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Monday, June 29, 2015

Chancellor High School, 1912-1940

Chancellor High School, about 1920

     In June 2005, a reunion was held by the surviving students of Spotsylvania's first high school. In commemoration of that event, 90-year-old Orene Dickinson Todd (whose name has previously appeared in Spotsylvania Memory in this intriguing post) wrote a detailed history of the school. Her research is the basis for much of what appears here today.

Orene Dickinson, 1933 (Ancestry.com)

     On August 12, 1912, two acres at the intersection of modern Andora Drive and Old Plank Road were purchased from Benjamin Polglaise for $200. This money was raised by a group of civic-minded citizens, since there were no public funds available. Additional money was then committed to the construction of a four-room building, which accommodated the elementary grades and two years of high school. And so was born Chancellor High School, the first to exist in Spotsylvania.
     Within five years, the school had doubled in size to eight rooms, four on each side of a wide center corridor. Two additional years of high school instruction were made available, and the first class of seniors who benefited from all four years graduated in 1919. The senior class that year consisted of Mollie Orrock, Inez White and Winnie Mason Winn. Mollie taught at Chancellor Elementary school for more than 40 years (I was privileged to be one of her students).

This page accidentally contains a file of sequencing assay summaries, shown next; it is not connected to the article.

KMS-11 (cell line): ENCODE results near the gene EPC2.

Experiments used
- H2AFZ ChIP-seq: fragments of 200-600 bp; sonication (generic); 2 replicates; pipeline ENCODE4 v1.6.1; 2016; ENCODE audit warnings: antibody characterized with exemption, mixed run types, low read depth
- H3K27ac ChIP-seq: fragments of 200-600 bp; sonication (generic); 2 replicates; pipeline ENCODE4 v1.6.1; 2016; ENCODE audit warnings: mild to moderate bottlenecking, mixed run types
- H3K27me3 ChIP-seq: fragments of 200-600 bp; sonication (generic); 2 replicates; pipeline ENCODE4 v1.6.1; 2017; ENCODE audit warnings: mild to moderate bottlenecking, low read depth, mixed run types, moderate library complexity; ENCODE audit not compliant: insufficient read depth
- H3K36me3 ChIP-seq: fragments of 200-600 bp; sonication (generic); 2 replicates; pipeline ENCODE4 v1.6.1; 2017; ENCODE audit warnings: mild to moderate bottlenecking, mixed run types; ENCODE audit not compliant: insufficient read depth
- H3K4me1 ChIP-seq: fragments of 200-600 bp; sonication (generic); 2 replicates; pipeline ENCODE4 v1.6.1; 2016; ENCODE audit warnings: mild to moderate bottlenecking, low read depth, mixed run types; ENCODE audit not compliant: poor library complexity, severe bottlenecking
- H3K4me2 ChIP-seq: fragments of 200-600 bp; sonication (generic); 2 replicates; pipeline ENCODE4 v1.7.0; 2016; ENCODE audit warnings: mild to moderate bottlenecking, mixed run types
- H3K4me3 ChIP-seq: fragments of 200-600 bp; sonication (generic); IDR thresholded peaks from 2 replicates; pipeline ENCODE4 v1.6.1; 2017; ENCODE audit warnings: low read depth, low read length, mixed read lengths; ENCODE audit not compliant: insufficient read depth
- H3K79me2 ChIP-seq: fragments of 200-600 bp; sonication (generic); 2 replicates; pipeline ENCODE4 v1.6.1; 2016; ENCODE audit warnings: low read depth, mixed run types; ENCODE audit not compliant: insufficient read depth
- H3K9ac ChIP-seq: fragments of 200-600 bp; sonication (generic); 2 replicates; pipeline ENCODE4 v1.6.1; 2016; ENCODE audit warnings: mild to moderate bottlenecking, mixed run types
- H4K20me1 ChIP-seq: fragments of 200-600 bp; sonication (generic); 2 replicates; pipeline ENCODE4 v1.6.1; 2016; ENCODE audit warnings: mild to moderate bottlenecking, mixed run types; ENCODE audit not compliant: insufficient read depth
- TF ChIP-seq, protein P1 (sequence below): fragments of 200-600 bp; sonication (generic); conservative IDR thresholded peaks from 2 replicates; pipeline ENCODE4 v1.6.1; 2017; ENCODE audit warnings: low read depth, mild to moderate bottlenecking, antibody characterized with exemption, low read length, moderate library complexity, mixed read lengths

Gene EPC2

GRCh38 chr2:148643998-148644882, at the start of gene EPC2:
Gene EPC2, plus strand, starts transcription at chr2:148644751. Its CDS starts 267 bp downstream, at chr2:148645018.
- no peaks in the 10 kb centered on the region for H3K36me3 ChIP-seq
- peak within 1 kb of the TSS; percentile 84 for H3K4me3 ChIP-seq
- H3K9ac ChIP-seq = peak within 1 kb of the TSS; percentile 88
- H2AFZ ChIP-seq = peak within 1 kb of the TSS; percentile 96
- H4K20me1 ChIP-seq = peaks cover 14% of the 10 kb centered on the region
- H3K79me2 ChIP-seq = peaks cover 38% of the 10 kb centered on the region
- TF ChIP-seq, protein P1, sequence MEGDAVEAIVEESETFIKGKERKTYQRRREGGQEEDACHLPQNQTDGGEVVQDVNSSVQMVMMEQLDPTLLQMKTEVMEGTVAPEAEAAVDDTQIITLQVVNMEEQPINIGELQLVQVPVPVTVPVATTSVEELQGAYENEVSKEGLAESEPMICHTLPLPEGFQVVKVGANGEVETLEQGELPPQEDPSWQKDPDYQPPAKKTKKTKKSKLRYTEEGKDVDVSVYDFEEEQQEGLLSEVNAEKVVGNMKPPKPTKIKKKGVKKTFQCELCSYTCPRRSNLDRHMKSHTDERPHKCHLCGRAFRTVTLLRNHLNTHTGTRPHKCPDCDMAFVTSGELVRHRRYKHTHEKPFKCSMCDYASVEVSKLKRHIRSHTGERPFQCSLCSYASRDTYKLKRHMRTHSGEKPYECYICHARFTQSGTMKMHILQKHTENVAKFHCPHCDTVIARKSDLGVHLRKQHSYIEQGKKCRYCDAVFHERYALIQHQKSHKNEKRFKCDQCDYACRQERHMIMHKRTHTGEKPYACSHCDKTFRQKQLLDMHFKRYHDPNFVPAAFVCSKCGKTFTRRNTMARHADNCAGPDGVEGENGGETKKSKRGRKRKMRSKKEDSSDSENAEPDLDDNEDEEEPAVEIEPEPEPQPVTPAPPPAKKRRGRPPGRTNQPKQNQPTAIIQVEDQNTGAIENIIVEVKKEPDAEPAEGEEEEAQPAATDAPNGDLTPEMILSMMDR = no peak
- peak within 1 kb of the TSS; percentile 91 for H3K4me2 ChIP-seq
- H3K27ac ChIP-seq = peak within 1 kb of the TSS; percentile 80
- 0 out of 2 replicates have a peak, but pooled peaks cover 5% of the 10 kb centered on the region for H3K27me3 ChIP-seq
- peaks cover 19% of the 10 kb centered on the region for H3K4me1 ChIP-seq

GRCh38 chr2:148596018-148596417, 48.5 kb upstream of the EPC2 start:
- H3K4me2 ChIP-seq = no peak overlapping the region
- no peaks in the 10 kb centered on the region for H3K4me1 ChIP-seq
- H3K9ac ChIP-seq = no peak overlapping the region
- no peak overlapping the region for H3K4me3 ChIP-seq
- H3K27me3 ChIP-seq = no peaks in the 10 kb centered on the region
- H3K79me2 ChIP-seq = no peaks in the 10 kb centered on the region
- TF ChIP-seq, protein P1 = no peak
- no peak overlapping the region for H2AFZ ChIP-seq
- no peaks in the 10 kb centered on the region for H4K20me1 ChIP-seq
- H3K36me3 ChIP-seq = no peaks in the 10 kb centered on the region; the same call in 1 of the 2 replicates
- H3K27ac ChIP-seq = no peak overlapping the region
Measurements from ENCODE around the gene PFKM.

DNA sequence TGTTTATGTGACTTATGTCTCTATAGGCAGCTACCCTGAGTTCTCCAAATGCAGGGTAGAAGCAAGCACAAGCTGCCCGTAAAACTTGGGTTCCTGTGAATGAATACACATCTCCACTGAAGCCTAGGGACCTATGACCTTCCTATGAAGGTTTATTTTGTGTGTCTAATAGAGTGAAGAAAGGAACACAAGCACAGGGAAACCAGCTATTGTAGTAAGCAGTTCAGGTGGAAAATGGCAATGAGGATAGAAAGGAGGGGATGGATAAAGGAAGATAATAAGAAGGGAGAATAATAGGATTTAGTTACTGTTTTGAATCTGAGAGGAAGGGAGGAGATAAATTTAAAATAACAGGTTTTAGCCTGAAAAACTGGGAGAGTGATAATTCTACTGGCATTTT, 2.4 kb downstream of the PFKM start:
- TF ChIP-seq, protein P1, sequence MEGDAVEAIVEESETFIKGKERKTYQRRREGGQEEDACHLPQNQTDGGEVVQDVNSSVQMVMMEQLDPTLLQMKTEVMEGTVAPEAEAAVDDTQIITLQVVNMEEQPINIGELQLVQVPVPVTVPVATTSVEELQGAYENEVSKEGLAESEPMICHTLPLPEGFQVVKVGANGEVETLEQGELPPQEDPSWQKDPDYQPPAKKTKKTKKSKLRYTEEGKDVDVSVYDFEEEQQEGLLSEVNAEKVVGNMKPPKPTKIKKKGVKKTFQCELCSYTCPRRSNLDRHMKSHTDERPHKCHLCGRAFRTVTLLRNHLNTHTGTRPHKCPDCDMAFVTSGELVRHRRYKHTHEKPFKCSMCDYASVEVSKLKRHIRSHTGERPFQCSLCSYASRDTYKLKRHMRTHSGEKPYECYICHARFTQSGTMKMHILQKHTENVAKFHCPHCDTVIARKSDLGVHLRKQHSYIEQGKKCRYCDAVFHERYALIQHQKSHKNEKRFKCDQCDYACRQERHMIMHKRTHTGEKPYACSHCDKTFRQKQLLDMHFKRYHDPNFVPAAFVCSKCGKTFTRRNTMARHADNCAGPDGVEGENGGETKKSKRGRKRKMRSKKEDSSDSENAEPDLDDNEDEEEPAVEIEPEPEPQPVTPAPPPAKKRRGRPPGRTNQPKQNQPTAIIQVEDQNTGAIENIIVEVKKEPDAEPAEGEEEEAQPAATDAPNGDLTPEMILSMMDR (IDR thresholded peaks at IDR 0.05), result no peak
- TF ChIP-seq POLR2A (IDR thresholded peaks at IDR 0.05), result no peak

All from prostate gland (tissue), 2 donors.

Mollie Orrock (Ancestry.com)
     In 1925, a second building was erected to accommodate the growing number of elementary school students. This building remained in use until the new Chancellor Elementary School was built on Route 3 in 1939.
     For many years, most of the children got to school by walking or on horseback, some of them from as far as four miles away. A shed was provided to stable the horses. In the late 1920s, "converted farm trucks, equipped with long benches and roll-up curtains, came into usage. They were driven by older high school boys and financed by parents whose children were passengers."
     During the 28 years of its existence, there were nine principals at Chancellor. They were: